A Letter from the Dallas TRHT Director: It’s Time for TRANSFORMATION
The State of Texas is opening up businesses on May 1st, a day after posting 50 new COVID-19 related deaths (Texas’ largest single day total), which directly contradicts federal guidelines for reopening businesses stating that there should be a “downward trajectory of documented cases within a 14-day period or a downward trajectory of positive tests as a percent of total tests within a 14-day period.” Dallas County has met neither guideline. In fact, on May 1st, Dallas County posted its largest single day increase of coronavirus-positive infections yet, following data that indicated its largest single-day just a day before.
Heeding warnings from scientists, health professionals and in solidarity with front line workers, Dallas TRHT will not be holding any in-person meetings in May or June 2020. We want you to stay at home, if you can, and reach out to us if you or your community members have any needs.
We have created a COVID-19 Resource page on our website, and we encourage you to add resources on their by emailing us at email@example.com.
My heart broke on Tuesday, April 28, 2020.
I learned that 17-year-old City of Lancaster and Dallas County native Jameela Dirrean-Emoni Barber died from COVID-19, a novel coronavirus currently ravaging this country, especially Black and Indigenous communities.
Jameela, a smart, beautiful and sweet Black girl, honor student, daughter and big sister, is the youngest person to die from COVID-19 in Dallas County.
While the State of Texas, Dallas County and the City of Dallas prepares to open public facilities despite scientific evidence and federal guidelines that clearly explain the danger of those actions, Jameela’s family members have stated that “nearly everyone in her immediate family has also tested positive” for the novel coronavirus,” halting their grieving process while they all fight a virus with no cure in sight. We should all be angry and devastated.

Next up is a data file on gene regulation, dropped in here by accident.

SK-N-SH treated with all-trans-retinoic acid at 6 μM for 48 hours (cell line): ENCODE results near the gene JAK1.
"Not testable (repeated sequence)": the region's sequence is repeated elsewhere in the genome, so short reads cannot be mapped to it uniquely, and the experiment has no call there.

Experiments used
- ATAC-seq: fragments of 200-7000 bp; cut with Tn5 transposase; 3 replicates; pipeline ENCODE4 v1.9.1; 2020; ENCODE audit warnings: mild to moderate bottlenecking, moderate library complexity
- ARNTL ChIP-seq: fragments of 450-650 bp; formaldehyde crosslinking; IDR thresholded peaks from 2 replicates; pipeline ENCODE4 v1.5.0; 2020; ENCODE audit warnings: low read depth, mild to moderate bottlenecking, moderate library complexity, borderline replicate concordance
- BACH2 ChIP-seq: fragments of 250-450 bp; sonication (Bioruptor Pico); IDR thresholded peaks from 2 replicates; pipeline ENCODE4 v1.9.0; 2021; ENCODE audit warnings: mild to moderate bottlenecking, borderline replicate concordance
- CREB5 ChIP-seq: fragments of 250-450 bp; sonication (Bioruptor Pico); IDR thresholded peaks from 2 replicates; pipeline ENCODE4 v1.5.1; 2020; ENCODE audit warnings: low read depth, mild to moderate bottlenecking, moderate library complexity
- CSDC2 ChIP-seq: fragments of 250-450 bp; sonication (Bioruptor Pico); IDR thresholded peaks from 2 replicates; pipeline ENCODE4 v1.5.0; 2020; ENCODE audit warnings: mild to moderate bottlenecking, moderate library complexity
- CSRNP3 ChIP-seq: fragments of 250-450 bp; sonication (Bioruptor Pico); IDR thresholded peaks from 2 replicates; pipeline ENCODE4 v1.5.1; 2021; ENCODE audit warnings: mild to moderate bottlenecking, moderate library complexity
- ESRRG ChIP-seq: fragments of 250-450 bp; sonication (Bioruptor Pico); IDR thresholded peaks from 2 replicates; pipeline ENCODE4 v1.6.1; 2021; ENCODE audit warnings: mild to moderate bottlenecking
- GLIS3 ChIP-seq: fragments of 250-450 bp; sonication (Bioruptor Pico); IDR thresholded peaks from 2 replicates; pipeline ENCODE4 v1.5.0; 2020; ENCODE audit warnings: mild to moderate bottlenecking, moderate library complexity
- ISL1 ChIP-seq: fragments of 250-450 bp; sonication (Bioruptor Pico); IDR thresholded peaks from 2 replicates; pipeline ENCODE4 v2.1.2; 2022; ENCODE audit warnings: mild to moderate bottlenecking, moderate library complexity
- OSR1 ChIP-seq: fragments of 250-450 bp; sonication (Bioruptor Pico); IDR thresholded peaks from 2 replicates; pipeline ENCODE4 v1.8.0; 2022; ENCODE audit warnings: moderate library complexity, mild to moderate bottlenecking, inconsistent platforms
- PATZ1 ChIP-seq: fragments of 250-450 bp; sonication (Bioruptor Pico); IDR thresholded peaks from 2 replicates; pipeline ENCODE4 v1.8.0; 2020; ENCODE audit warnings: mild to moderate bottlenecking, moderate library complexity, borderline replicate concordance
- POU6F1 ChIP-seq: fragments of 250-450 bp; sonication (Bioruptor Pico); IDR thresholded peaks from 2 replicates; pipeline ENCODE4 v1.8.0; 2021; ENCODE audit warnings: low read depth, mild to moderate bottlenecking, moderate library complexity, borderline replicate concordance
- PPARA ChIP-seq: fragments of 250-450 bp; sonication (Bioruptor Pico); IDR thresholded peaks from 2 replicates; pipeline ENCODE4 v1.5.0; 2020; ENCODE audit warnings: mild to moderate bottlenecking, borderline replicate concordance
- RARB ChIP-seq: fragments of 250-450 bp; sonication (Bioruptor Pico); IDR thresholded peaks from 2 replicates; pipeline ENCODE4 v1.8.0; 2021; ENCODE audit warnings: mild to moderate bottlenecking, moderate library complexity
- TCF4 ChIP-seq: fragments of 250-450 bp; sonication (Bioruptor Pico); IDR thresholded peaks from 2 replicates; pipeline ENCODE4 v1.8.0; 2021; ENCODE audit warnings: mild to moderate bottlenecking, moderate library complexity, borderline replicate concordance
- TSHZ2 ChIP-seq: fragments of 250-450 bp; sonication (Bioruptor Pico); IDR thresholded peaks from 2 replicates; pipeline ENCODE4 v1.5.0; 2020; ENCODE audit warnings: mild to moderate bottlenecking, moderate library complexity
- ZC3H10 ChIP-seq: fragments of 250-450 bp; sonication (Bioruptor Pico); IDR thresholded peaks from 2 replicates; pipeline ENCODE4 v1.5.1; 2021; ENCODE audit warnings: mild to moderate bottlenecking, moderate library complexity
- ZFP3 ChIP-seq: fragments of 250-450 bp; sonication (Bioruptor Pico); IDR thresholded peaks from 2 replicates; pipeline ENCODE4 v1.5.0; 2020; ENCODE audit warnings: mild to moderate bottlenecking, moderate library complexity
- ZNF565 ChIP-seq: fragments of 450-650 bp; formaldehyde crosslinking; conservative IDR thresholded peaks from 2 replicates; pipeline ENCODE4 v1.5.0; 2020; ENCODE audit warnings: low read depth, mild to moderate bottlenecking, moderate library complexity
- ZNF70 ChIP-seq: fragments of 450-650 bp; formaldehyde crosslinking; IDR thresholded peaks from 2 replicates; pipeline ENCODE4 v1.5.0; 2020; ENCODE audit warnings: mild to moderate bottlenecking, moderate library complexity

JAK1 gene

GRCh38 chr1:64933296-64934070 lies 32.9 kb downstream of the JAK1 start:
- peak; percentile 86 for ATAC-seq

Black and Indigenous communities across this country are being hit the hardest by COVID-19, primarily because structural racism is a determinant of health outcomes, and this global pandemic has only exacerbated preexisting racial disparities. Recent reports have shared that ALL of the COVID-19 related deaths in St. Louis, Missouri and Richmond, Virginia are Black people. As a result of racist messaging from the government and media, Asian communities in this country are also experiencing upticks in race-related threats and violence that they have dealt with for more than a century.
What is does a city and county look and feel like that cares about its people over its businesses, especially the youngest and most vulnerable amongst us? What does a city and county look and feel like without structural and institutional racism that causes Black, Brown, Indigenous and Asian communities to contend with environmental injustice, racial segregation, income and wealth gaps, health disparities AND disproportionate outcomes from a global pandemic?
These are our questions to answer now, not later.
Join us at Dallas Truth, Racial Healing & Transformation to help answer these questions and more. We need your support. If you are explicitly working on matters of race, racism, racial equity, racial healing and racial justice in Dallas County, reach out and partner with us here. If you can, financially contribute to the mission of Dallas TRHT here.
Leave a Reply